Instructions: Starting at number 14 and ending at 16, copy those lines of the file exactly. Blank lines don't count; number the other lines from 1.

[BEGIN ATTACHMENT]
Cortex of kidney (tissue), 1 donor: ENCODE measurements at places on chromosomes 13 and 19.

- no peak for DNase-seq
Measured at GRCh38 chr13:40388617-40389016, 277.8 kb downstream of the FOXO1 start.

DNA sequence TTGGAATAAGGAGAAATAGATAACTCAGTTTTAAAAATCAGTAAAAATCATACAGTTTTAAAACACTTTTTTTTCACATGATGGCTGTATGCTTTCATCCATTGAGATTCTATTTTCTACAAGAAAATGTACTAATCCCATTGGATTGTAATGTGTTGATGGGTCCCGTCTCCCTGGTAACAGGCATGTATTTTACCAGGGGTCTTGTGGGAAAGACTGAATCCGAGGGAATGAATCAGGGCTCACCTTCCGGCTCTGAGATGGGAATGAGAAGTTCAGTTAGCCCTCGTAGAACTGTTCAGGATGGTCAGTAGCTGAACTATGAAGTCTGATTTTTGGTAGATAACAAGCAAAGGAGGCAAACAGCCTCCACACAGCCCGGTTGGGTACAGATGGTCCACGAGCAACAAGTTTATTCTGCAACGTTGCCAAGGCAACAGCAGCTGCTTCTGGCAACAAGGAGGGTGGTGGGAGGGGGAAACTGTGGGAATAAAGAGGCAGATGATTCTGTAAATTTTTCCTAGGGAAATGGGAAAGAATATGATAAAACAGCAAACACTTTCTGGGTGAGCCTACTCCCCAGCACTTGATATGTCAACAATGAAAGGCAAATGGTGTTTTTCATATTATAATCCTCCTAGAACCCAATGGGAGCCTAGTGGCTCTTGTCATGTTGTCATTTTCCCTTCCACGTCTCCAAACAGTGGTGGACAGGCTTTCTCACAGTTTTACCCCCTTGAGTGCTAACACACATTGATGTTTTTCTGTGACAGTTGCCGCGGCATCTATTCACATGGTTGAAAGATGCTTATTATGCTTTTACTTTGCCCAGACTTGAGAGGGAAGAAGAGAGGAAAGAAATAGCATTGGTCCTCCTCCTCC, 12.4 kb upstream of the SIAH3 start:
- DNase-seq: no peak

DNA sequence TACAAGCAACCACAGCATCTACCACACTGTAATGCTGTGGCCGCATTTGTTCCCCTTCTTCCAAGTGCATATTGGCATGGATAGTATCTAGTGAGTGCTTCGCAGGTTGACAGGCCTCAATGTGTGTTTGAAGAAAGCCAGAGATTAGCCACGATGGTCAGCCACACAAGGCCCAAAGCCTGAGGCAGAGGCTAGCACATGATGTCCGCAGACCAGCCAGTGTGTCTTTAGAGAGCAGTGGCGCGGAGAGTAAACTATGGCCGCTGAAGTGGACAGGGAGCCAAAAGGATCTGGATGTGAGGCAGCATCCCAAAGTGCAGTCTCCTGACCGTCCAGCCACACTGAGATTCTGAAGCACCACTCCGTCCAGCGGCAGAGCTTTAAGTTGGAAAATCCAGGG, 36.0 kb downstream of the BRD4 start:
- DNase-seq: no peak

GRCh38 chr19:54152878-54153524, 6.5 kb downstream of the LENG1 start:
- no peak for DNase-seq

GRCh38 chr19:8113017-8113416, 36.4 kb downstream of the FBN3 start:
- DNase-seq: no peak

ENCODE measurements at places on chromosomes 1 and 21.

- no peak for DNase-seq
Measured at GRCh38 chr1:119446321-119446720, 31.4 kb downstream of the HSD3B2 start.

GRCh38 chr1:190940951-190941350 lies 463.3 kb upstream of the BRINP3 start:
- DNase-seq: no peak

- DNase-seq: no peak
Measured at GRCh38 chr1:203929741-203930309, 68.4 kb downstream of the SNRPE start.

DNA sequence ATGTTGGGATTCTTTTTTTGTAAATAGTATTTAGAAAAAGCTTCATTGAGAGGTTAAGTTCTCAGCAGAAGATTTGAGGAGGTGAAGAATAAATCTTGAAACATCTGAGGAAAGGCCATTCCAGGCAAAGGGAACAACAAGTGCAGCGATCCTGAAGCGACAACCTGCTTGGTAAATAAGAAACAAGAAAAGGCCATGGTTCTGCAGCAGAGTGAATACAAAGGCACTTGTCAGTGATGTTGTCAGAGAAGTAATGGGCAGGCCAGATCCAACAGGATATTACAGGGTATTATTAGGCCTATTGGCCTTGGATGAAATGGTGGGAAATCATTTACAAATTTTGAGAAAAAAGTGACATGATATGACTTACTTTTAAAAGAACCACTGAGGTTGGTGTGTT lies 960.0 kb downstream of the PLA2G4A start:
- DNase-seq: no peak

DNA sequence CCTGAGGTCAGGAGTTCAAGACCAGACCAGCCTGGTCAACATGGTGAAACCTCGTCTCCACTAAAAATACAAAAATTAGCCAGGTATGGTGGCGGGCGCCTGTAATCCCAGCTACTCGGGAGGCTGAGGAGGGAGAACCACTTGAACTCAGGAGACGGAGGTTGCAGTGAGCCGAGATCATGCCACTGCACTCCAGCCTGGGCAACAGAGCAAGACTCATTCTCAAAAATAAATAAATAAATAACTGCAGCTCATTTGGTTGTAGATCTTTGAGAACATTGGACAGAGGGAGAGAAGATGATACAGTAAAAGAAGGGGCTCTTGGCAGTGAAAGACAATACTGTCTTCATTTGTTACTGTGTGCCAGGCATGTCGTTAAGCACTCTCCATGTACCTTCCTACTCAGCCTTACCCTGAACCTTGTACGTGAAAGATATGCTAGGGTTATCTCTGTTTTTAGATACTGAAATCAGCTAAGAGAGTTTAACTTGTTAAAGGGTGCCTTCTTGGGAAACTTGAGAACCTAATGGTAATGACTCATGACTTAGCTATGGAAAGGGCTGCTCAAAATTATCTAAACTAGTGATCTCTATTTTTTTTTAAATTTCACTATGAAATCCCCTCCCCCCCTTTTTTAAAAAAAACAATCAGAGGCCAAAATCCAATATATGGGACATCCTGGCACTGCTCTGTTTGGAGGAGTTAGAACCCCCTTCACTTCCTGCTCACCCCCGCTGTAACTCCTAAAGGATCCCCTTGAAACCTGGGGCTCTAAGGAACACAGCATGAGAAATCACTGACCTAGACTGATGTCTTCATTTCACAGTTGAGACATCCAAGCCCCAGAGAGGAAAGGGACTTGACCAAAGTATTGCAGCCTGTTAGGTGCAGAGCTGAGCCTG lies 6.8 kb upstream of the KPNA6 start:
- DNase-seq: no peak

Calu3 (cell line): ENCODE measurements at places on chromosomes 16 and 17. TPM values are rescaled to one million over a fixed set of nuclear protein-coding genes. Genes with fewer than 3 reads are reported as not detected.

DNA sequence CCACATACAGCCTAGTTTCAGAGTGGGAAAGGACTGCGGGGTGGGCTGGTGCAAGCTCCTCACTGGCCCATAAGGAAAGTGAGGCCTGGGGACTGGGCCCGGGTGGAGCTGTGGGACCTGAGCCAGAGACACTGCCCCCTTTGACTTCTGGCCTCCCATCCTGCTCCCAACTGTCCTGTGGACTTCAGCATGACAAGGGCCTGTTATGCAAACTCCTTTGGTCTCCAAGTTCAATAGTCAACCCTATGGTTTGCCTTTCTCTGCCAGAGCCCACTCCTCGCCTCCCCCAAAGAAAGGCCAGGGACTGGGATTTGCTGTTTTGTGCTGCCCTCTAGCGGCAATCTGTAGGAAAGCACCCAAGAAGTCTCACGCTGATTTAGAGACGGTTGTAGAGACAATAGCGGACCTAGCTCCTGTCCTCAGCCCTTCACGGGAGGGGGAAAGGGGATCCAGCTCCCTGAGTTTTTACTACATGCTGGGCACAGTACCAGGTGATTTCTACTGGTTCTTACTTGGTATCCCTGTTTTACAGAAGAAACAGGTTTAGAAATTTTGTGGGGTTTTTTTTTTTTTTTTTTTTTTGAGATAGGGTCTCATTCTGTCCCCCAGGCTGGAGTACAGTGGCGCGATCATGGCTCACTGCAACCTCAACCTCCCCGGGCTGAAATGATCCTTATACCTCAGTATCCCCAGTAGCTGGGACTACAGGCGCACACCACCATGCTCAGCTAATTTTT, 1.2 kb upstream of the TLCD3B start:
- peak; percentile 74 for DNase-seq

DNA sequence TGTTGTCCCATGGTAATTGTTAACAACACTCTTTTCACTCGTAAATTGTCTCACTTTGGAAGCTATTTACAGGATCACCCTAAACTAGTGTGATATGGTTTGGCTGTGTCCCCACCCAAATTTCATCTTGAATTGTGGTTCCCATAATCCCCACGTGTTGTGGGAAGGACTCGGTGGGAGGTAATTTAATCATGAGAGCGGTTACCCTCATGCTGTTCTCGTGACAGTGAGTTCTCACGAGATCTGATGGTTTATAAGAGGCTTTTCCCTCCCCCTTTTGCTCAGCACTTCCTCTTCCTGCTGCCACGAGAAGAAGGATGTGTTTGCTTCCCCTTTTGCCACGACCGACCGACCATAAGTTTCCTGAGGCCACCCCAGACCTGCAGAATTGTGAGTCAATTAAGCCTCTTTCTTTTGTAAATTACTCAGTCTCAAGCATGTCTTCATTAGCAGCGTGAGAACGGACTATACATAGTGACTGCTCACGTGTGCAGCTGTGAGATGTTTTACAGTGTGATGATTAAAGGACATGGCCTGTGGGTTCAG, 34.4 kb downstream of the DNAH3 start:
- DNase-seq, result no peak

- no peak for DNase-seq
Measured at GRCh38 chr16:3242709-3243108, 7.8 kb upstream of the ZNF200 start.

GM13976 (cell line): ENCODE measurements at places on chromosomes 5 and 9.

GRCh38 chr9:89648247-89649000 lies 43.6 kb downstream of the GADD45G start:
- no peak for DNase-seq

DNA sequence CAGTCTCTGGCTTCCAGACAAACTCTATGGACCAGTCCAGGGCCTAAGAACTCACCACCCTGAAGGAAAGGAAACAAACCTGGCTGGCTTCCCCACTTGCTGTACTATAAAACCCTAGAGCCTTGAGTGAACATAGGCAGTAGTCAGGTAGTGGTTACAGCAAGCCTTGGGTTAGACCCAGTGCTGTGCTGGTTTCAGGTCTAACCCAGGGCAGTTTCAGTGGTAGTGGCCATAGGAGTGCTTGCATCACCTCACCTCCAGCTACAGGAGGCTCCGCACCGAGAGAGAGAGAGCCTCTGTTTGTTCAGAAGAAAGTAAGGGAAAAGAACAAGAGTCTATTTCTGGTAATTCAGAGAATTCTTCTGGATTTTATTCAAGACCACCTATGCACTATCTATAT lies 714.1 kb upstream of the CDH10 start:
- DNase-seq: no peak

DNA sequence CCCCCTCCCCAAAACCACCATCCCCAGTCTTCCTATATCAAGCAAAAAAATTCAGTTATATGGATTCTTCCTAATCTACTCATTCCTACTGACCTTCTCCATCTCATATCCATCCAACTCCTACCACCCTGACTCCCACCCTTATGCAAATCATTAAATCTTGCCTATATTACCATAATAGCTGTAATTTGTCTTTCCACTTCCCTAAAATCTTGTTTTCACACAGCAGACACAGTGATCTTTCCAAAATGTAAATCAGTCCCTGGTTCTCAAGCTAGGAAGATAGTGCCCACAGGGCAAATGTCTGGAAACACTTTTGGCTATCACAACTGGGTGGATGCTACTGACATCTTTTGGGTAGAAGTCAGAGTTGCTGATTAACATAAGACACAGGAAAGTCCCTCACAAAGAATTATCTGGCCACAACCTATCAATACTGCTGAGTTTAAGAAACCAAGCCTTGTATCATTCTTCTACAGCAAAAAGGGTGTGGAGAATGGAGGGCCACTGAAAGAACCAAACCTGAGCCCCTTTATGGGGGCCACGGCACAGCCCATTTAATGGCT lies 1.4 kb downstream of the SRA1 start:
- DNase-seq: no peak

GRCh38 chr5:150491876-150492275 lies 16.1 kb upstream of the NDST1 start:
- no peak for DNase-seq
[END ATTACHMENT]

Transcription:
Measured at GRCh38 chr1:119446321-119446720, 31.4 kb downstream of the HSD3B2 start.

GRCh38 chr1:190940951-190941350 lies 463.3 kb upstream of the BRINP3 start:
- DNase-seq: no peak